When I was in tenth grade, my friend and I, after long deliberation one fall afternoon, conclusively decided that the word “should” doesn’t really have any discernable meaning. It was only years later, after several years of studying literature and literary theory, that I realized that on that occasion in tenth grade, we had performed a very textbook exercise of semiotics and deconstruction. Today, while researching an intriguing question of “proximate cause” in the breach of contract context, I was again reminded of my tenth-grade semiotic-deconstructive discovery, and glimpsed an answer to the conundrum in the odd place of legal causation. Is the admittedly abstract principle of legal causation an, or even the, answer to philosophical abstractions of semiotics and deconstruction?
A statement from Professor Corbin’s treatise on Contract Law, 11 Corbin on Contracts § 1006, at 59-61, caught my eye this morning and reminded me of my tenth-grade exercise with the word “should”:
Much staring at the letters in a printed volume can turn it into a meaningless blur; and much supposed “thinking” over the relation of “cause and effect” can easily turn it into a mirage in a desert of words.
Very poetic, to be sure, but not very helpful in my quest to provide a partner in my law firm with an answer as to whether the doctrine of proximate cause can help shield our client from liability in one of our cases. Corbin continues:
On the other hand, it is easy to be mistaken in supposing that a word produces the same thought in A that it produces in B; and it has been very common and equally mistaken to suppose that the determination of cause and effect is simple and easy and that result X can always and invariably be traced back to cause A.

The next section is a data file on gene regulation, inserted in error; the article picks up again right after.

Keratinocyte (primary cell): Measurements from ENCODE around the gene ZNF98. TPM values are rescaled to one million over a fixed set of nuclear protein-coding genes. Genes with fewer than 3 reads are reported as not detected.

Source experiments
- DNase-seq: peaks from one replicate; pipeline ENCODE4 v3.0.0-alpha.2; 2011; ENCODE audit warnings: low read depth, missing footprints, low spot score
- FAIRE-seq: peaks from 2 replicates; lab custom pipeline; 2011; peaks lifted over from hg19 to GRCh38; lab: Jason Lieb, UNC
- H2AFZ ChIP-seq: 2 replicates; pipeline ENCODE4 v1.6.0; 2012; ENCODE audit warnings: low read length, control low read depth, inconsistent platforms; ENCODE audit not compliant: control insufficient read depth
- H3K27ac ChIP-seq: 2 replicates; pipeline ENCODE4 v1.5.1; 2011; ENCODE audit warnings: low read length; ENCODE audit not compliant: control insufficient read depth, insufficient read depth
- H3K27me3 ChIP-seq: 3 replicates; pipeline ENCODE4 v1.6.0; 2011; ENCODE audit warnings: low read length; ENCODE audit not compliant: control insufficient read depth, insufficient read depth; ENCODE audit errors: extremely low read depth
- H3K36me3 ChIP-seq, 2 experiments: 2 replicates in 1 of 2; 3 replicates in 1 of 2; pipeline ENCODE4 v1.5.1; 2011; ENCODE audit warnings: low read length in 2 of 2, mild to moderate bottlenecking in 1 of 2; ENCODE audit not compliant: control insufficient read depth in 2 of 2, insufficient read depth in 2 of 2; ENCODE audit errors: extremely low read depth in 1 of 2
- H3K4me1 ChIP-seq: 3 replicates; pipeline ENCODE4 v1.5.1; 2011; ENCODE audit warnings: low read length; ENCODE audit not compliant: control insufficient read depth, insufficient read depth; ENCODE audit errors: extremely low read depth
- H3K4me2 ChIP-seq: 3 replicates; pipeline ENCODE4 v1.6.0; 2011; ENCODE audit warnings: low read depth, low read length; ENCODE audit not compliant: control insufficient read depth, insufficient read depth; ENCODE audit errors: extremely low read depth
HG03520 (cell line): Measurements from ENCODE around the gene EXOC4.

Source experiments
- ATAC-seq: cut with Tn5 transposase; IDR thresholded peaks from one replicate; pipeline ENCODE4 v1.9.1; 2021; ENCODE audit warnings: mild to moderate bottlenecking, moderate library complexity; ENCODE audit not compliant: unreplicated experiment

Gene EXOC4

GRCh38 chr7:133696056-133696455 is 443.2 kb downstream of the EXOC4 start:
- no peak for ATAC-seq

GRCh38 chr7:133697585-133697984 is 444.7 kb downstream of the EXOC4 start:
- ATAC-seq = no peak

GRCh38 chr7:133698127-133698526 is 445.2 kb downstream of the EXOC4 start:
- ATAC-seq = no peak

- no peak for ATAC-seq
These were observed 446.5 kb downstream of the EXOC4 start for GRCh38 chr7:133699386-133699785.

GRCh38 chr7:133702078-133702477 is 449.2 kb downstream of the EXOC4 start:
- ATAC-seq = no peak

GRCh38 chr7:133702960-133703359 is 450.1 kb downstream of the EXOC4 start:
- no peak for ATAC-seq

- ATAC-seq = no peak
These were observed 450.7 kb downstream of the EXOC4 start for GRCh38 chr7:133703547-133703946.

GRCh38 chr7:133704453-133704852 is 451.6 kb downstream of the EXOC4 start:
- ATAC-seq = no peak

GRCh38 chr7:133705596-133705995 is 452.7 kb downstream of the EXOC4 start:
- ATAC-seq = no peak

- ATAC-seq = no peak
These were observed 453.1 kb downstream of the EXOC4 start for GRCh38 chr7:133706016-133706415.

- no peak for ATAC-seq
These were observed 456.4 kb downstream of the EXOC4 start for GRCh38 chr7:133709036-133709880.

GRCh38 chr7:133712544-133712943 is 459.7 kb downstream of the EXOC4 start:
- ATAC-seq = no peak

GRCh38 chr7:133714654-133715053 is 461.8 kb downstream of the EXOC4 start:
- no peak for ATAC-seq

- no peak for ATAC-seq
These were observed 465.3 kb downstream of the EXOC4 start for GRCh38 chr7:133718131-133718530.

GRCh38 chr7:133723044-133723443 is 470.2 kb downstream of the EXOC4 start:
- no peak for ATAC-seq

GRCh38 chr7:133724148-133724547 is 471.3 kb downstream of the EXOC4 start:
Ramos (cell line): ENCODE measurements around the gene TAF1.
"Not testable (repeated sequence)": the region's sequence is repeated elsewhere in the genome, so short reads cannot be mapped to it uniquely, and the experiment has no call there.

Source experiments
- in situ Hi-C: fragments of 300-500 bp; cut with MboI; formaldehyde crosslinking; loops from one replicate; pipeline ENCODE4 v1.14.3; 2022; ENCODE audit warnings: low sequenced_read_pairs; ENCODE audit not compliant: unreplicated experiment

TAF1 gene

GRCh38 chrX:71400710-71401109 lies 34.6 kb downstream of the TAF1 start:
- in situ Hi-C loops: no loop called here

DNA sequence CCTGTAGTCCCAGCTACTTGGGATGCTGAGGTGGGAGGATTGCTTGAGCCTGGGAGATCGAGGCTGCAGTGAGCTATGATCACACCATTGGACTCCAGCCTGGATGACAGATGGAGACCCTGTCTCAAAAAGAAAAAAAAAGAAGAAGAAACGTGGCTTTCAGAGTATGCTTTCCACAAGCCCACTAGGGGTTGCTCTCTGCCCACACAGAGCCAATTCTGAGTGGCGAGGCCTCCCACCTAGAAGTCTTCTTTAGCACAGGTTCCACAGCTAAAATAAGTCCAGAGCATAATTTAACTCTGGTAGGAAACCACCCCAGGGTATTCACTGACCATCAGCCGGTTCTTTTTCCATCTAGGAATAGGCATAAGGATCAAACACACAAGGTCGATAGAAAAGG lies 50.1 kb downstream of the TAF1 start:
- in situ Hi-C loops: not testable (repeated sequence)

Anxiety begins rising at this point as both semiotics and deconstruction enter into my research for this down-to-earth, concrete case in which a substantial sum of money is at stake. But Corbin does not leave me high and dry, for which I am thankful:
The whole law of remedies, both criminal and civil, for crimes, torts, and breaches of contract alike, is based upon the belief that there is uniformity in the sequence of events, in the conduct of men as well as in that of atoms and planets, and that it is possible for men to influence and control the future as well as to predict it. A metaphysician can, no doubt, reduce this belief to a meaningless superstition by merely thinking about it; but the metaphysician’s burnt child will still dread the fire after only one past experience with it, and the metaphysician himself will try to avoid hitting his thumb twice with the same hammer. The living conviction of child and man alike that there is uniformity in the sequence of events, that we can in good measure predict the future from the past, and that we can in some degree ourselves control the future, is all that we are expressing when we assert the relation of cause and effect.
This discussion leads to a practical end for my research of legal causation in a breach of contract setting. “Our only test of ‘causation’, therefore,” writes Corbin, “is foreseeability, based upon uniformity of sequence in our experience.” Hume’s river comes to mind at this point as does Herder’s view of development. For my legal purposes, Corbin concludes helpfully that “[u]nless the defendant’s conduct was such as to make injury more likely, i.e., makes the injury foreseeable as more likely to occur, the punishment of mulcting the defendant does not attain the purpose for which law and remedies exist. Charging him with damages merely shifts the loss without affecting the future by making such inquiries less likely to occur.” Thus, legal causation requires that injury arising from a breach of contract must have been foreseeable at the time of breach to charge it to the breaching party. But does legal causation have wider implications for deconstruction generally? That is something that requires more thought (but not too much, lest as a metaphysician we think any sense out of the concept).